Frankly, Guinta has a lot to say
How much is constituent service worth to you in the form of taxpayer-funded mailings when you elect a congressman to represent you in Washington?
If that’s at the top of your list, then you will be happy to know that U.S. Rep. Frank Guinta spent more on these so-called “franked” mailings last year than any other House member in the country: $164,649.
To put that figure into some perspective, it breaks down to $13,721 a month. Or $3,166 a week. Or even $451 a day.
And while that’s a pretty puny number in these days of $3.8 trillion federal budgets, who would have thought it would be a tea-party backed freshman from Manchester who would rank No. 1 among the 435 members of the House of Representatives in sending out taxpayer-paid mailings.
The fact that this is the same individual who accused then-Rep. Carol Shea-Porter of “campaigning with our tax dollars” in the spring of 2010 makes the 1st District Republican’s top ranking all the more noteworthy.
Franking refers to the ability of House and Senate members to send official correspondence to their constituents using taxpayer money. The concept dates back to the English House of Commons and was adopted by the American Continental Congress in 1775 as a way for members to keep their constituents informed.
While the rules have changed considerably in the ensuing 237 years, the most recent extended the prohibition against mass mailings from 60 to 90 days before an election and required the printing of a disclaimer that states: “This mailing was prepared, published and mailed at taxpayer expense.”
While that disclosure has added some transparency to the process, it has not ended criticism that the use of franked mail gives incumbents a considerable advantage over their challengers. Moreover, there is a pretty fine line between “official correspondence” and electioneering.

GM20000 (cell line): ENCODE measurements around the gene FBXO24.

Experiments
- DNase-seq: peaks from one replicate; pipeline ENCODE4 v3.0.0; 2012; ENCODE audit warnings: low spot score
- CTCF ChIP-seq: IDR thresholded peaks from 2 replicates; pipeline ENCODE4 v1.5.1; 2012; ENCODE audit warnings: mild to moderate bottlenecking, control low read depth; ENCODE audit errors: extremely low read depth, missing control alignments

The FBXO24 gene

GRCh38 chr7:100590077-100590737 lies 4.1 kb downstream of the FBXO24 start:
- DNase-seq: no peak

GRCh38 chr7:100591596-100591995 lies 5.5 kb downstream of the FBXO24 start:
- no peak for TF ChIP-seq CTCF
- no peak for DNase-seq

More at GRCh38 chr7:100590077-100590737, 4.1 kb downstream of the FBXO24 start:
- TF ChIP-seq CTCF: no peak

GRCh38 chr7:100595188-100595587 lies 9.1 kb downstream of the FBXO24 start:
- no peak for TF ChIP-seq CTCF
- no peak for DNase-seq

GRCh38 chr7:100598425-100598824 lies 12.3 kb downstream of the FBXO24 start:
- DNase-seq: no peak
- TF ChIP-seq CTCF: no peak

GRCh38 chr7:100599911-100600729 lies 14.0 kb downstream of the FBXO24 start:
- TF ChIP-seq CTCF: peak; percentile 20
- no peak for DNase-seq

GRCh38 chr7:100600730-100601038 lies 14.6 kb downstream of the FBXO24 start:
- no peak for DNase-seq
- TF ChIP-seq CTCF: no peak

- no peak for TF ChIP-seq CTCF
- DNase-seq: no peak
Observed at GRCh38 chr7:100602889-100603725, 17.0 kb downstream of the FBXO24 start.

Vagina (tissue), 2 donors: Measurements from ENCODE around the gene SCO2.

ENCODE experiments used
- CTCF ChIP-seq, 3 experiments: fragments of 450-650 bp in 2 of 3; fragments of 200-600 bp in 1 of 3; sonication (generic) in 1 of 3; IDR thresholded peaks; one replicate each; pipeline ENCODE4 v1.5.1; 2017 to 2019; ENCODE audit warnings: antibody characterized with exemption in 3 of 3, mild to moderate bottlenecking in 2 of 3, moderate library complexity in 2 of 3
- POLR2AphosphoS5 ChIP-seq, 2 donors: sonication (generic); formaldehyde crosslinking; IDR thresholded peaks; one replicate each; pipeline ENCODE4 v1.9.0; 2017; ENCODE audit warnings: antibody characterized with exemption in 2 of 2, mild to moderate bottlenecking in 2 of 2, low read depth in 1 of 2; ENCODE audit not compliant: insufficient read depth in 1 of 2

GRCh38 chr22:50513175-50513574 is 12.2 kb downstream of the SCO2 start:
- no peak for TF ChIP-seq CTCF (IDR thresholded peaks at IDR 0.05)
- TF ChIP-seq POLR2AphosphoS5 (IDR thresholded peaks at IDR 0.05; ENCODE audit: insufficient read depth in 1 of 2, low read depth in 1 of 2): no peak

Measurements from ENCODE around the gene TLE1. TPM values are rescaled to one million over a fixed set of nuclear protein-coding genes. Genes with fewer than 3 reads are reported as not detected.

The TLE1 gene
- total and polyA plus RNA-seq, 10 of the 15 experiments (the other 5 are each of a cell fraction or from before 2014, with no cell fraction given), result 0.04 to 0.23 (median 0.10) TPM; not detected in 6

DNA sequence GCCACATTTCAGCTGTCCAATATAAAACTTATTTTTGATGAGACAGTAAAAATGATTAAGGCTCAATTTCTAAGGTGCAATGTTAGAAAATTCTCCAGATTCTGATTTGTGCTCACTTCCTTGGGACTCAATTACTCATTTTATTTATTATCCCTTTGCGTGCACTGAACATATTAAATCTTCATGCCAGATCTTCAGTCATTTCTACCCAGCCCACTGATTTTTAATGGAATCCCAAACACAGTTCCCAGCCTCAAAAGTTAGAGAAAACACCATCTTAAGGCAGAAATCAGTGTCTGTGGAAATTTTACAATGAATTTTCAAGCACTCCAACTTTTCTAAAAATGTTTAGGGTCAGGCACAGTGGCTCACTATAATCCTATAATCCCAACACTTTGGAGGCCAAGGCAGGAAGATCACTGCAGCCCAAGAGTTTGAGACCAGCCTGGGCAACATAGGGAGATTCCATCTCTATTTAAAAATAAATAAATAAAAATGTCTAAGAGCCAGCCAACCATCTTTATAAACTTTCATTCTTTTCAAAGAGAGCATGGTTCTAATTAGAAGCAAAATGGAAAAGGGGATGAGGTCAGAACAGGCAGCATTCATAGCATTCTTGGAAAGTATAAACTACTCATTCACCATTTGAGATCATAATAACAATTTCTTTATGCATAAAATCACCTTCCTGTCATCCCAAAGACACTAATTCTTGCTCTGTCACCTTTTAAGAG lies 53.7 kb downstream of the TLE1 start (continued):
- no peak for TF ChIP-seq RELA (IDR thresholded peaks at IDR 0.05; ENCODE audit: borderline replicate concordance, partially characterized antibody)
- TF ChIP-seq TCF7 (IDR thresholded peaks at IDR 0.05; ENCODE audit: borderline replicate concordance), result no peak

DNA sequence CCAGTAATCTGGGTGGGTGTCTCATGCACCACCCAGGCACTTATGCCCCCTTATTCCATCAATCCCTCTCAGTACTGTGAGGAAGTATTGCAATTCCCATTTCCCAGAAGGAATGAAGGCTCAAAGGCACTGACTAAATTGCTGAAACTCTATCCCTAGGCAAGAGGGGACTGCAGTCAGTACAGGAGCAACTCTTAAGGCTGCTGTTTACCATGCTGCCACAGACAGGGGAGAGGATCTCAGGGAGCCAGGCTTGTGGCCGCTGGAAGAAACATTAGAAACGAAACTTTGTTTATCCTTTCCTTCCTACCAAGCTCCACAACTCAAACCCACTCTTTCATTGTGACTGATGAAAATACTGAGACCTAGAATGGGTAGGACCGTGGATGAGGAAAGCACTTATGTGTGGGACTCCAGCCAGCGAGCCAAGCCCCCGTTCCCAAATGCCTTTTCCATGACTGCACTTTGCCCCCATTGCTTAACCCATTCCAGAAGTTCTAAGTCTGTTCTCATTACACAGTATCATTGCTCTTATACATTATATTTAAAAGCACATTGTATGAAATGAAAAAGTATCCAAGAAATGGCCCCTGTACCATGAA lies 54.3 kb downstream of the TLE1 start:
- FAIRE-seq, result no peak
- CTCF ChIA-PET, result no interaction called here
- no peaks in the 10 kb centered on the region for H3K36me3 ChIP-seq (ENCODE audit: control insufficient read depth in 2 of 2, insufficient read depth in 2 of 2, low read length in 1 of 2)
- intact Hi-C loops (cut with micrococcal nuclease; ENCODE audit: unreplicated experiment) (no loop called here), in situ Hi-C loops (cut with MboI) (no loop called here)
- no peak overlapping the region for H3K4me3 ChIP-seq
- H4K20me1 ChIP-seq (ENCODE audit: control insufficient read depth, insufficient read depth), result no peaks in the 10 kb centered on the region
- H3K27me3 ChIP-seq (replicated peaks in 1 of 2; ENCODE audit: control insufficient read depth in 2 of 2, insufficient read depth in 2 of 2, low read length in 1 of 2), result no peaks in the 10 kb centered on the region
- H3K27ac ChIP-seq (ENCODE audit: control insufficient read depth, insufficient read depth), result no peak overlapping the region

That’s what happened two years ago, when Guinta took the Democratic incumbent to task over the distribution of a “Congressional Update” that he claimed crossed the line between keeping constituents informed and campaigning for re-election. Shea-Porter also came under fire that year for spending $1,059 in franked mail to send congratulatory letters to graduating high school seniors.
“There is a thin line between maintaining a rapport with one’s constituents and electioneering. These pamphlets violate the idea of a “Congressional Update,” and show an abuse of a representative’s franking privileges,” Guinta wrote in June 2010.
Naturally, as reported in The Sunday Telegraph, state Democratic officials and the Shea-Porter campaign were quick to accuse Guinta of hypocrisy, citing his top ranking in a data analysis conducted by The Bakersfield Californian. Rep. Charles Bass, the state’s other congressman, ranked 202nd with $22,344 in franked mail last year.
While a Guinta spokesman acknowledged the ranking, he contended the mailings were used for legitimate constituent purposes and that the congressman had reduced his office’s budget by 11 percent last year.
Still, the $164,649 spent by Guinta on franked mail seems excessive – as does the $89,212 spent by Shea-Porter in 2010, for that matter – and we suspect we weren’t the only ones surprised by the congressman’s No. 1 ranking.
And 2011 wasn’t even an election year.